As obvious to most, the 2004 regional transit proposal was a political plan, not a transit plan. It’s no longer credible or relevant. A $4 billion plan that now costs $8 billion will not be funded in this economy.
So, if areas want transit, and many do, they need to get creative. Mayor Steve Hogan has proposed the citizens of Aurora tax themselves to fund bonds to build the proposed I-225 rail line. RTD’s funding stream would pay it off over the years.
As Sara Castellanos described in the Aurora Sentinel:
“Voters need to be guaranteed that the project will be completed on time, on budget, and that RTD will repay the loan over a period of time, said Floyd Ciruli, political analyst and Denver pollster.”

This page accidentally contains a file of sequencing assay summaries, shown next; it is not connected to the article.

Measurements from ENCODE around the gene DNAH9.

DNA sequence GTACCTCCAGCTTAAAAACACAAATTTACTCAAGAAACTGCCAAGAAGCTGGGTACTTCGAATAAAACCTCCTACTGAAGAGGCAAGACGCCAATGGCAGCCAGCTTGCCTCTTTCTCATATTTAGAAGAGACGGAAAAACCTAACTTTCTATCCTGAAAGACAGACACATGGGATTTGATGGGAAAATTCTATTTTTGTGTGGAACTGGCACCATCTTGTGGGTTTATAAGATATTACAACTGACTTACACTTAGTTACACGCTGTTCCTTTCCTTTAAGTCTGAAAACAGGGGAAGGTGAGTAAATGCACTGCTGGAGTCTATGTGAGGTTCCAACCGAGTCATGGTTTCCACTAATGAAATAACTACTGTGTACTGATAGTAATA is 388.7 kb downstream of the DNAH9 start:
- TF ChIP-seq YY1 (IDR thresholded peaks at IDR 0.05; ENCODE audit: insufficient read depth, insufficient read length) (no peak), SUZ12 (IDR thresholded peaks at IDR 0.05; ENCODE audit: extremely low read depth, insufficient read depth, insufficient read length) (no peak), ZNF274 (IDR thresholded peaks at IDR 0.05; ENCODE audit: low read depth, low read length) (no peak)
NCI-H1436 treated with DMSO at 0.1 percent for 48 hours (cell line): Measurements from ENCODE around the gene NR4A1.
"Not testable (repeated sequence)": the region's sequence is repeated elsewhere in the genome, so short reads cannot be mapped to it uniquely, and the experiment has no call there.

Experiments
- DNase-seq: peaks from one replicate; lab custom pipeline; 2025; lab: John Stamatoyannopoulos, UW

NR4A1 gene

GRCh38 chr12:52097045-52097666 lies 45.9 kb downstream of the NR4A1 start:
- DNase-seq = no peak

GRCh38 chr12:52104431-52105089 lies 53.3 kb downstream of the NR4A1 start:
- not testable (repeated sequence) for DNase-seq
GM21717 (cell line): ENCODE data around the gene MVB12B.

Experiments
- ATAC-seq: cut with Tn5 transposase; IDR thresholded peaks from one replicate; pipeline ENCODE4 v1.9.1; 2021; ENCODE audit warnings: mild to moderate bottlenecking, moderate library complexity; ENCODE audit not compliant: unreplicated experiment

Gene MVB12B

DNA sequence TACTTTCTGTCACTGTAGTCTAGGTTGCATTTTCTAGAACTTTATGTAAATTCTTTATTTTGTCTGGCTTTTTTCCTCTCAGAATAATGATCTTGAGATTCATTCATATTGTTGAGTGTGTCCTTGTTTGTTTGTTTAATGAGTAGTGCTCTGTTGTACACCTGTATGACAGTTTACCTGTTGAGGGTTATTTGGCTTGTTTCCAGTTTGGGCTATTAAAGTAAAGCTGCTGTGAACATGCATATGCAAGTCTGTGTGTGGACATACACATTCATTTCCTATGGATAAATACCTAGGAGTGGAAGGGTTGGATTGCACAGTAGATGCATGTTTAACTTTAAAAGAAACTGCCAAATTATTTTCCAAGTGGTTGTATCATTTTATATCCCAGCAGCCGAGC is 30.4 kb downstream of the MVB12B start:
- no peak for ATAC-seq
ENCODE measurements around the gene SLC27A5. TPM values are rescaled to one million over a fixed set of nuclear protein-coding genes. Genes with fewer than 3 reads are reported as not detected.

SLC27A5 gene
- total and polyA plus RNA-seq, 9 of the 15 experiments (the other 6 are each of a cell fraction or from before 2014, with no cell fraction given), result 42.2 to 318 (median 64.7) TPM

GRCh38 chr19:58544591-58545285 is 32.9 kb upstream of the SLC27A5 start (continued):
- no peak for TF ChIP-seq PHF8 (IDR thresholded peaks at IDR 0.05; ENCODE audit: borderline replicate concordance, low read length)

“‘One of the problems with RTD is that its projections of revenue or expenses has not been good and has raised a lot of skepticism,’ Ciruli said. ‘But if people were confident that indeed they would get this, I think this might be a potential solution.’
He said Hogan’s idea falls in line with the city’s recent efforts to spearhead economic development.
‘My sense is that Aurora and certainly its leadership are anxious to get some things done,’ Ciruli said.
Next year is as good a year as any to put this type of question on the ballot, he said.
‘The general rule of these projects is that there is never a perfect time,’ Ciruli said.
Either the economy is too sluggish or there are competing ballot questions that take attention away from the transportation question, he said.
‘Ultimately when a project is this big and takes a long time to get done, you sort of just have to set a date and push forward,’ he said.”